. "4. The International Baccalaureate Programme." Learning and Understanding: Improving Advanced Study of Mathematics and Science in U.S. High Schools. Washington, DC: The National Academies Press, 2002.
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Learning and Understanding: Improving Advanced Study of Mathematics and Science in U.S. High Schools
experiments. In most mathematics workshops, time is spent on preparing teachers to teach an unfamiliar and expanded mathematics curriculum, including vectors and matrices; probability and statistics; and the optional topics—statistics, abstract algebra, and further geometry.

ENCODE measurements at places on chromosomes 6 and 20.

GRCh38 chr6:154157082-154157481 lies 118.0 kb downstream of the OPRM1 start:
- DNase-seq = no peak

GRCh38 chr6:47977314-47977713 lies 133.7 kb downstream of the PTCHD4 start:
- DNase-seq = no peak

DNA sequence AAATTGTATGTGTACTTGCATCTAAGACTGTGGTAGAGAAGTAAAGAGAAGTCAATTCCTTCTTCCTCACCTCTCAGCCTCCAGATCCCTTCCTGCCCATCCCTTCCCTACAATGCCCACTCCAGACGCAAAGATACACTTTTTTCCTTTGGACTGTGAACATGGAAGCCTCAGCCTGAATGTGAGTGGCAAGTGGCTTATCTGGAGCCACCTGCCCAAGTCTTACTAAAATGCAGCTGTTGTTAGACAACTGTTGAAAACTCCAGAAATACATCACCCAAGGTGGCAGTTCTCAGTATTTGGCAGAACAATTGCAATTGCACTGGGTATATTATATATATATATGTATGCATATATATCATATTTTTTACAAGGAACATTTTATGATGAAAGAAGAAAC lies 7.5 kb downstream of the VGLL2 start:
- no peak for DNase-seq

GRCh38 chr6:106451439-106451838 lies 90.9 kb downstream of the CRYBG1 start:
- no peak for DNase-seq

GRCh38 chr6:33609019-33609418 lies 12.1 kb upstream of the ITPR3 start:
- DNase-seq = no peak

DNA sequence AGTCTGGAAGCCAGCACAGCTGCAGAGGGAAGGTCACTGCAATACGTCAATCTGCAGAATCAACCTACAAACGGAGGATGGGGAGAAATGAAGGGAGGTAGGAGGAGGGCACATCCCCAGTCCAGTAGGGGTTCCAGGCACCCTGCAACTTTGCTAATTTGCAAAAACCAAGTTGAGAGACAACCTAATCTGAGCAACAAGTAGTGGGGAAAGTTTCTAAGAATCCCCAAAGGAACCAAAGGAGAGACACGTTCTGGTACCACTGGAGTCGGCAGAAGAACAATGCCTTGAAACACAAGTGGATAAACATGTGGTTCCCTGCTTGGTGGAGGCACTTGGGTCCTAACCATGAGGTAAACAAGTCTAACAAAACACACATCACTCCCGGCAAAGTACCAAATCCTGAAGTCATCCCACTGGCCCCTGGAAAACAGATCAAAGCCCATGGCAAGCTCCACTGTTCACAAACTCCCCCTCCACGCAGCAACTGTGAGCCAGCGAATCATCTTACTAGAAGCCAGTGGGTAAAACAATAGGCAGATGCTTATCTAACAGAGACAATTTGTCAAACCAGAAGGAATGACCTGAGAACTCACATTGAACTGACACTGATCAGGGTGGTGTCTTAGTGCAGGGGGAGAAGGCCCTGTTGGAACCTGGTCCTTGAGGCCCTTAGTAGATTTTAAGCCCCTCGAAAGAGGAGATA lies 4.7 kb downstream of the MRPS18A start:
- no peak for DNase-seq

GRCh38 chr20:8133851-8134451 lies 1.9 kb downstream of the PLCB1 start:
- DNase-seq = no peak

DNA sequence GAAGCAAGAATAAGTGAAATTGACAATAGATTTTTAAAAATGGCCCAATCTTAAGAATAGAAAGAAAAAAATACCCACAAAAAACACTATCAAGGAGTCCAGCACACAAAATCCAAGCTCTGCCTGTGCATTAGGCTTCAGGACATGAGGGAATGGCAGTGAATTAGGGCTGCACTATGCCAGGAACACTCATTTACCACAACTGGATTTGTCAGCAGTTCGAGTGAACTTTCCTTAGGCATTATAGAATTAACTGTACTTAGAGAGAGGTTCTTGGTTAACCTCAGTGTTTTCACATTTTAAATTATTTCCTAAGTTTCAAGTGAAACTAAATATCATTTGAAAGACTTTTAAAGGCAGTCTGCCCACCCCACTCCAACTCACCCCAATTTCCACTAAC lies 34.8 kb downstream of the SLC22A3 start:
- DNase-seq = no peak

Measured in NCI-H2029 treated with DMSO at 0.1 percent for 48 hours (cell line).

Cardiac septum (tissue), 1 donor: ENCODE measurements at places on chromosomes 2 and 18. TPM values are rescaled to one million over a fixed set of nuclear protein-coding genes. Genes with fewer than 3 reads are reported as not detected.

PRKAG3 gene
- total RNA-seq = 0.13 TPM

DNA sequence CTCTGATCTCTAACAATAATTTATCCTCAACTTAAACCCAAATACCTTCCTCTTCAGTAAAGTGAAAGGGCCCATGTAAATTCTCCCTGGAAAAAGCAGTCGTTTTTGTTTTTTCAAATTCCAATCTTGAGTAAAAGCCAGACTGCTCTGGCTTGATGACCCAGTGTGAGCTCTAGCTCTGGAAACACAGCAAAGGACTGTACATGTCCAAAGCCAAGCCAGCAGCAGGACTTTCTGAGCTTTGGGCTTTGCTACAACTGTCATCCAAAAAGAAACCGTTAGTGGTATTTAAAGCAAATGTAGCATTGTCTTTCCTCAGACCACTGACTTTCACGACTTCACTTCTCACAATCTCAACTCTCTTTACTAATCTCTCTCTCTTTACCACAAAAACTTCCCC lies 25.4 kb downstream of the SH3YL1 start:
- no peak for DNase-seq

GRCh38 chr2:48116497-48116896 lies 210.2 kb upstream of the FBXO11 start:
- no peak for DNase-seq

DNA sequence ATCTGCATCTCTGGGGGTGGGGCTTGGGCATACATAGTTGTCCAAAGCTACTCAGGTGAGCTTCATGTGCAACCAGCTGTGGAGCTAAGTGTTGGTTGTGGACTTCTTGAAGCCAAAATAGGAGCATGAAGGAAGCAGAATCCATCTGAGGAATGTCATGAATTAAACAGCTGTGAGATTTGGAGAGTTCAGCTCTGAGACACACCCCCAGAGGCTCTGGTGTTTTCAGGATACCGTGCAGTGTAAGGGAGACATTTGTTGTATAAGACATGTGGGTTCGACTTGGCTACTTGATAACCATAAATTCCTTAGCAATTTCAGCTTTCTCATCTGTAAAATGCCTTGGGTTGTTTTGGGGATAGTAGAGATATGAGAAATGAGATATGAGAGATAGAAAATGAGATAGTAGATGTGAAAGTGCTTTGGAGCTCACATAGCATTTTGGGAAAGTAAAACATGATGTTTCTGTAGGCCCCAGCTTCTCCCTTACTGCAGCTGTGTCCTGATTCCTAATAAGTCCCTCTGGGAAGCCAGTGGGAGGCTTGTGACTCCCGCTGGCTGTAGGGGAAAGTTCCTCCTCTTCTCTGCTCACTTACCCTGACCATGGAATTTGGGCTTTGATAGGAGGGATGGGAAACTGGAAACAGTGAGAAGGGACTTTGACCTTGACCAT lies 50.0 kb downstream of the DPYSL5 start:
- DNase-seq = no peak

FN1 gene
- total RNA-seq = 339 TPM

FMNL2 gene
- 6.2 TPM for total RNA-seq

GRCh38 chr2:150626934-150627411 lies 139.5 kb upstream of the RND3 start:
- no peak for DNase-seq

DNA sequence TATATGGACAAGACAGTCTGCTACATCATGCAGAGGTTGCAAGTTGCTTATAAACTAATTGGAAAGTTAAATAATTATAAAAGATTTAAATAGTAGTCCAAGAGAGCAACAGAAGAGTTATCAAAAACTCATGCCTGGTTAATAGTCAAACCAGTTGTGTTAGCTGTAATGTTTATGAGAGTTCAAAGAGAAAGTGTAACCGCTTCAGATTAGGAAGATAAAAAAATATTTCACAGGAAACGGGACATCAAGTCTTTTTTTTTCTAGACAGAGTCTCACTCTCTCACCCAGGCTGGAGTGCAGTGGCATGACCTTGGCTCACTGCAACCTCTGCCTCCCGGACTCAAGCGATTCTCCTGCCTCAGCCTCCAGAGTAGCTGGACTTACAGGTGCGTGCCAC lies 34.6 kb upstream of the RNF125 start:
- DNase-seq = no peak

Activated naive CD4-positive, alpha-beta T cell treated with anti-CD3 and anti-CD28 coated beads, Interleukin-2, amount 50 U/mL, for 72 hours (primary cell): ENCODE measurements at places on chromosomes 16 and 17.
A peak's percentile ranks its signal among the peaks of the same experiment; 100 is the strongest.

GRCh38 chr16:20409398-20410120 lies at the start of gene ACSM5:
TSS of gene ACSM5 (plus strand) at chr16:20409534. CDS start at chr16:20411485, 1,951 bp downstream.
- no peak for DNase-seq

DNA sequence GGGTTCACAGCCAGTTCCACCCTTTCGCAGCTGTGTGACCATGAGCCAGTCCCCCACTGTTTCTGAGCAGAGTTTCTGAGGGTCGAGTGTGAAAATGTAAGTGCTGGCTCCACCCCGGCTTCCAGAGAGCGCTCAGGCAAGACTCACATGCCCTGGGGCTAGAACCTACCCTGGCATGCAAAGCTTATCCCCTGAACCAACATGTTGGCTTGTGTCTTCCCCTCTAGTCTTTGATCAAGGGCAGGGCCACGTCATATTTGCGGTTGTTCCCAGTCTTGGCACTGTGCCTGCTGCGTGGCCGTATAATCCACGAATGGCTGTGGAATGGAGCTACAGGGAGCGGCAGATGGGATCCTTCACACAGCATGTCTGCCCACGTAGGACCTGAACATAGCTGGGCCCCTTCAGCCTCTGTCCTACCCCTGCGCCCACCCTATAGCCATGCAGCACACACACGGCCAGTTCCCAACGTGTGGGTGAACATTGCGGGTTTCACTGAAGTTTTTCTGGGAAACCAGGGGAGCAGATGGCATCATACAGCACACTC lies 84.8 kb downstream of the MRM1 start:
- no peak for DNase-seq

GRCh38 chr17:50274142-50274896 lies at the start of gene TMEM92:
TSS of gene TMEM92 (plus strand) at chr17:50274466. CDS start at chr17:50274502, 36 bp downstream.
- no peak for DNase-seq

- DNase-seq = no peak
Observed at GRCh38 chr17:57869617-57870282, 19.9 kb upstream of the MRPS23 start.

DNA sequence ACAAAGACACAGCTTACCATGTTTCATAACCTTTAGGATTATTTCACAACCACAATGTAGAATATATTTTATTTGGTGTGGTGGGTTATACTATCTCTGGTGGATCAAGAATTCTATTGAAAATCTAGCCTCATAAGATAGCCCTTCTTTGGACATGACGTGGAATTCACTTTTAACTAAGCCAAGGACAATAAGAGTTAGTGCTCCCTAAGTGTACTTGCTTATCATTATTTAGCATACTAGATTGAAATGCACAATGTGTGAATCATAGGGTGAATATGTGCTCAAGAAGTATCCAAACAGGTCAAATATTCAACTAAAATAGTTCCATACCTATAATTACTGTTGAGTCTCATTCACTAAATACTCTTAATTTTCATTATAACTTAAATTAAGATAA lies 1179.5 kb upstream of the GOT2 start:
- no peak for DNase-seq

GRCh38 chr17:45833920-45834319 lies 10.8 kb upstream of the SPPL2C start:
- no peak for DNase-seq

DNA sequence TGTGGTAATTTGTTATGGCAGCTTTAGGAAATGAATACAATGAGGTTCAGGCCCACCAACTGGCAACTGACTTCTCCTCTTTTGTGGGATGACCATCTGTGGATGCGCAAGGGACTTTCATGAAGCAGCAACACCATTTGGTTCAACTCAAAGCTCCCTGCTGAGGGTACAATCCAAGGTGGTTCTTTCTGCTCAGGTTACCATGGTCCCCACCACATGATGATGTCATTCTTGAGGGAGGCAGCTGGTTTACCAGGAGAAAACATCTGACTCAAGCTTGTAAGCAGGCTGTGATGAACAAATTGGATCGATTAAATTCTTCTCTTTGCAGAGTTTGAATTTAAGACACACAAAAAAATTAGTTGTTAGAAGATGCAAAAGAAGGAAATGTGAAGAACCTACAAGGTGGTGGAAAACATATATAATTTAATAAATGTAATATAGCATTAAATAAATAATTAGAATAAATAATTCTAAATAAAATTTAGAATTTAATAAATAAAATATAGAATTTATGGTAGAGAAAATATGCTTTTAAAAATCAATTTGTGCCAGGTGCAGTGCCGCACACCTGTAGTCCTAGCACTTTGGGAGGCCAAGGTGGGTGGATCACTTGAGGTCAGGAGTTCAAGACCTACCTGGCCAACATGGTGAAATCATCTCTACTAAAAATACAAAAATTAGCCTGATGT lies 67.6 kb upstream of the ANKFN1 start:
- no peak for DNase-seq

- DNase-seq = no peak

A dialogue exists between IB teachers and the IBO that is not a feature of the AP program. Every teacher completes feedback forms following each examination, answering questions about both the emphases of the examination and the content and form of individual test items. The results are summarized by IBCA and provided both to teachers and to the development committees, driving changes in curriculum and instruction the following year, as well as in the assessment instrument itself. After the examinations have been graded, each teacher receives a subject report (general comments about all of the student responses worldwide on the examination) and a school report (specific comments about their students’ performance on the written examination and internal assessment, as well as comments and suggestions about the practical program in each discipline at the school). The comments provided to the schools and teachers serve as the impetus for corresponding changes in the instructional program aimed at improving students’ test scores. Additionally, the IBO maintains an online curriculum site so IB teachers can receive the most current information about the curriculum.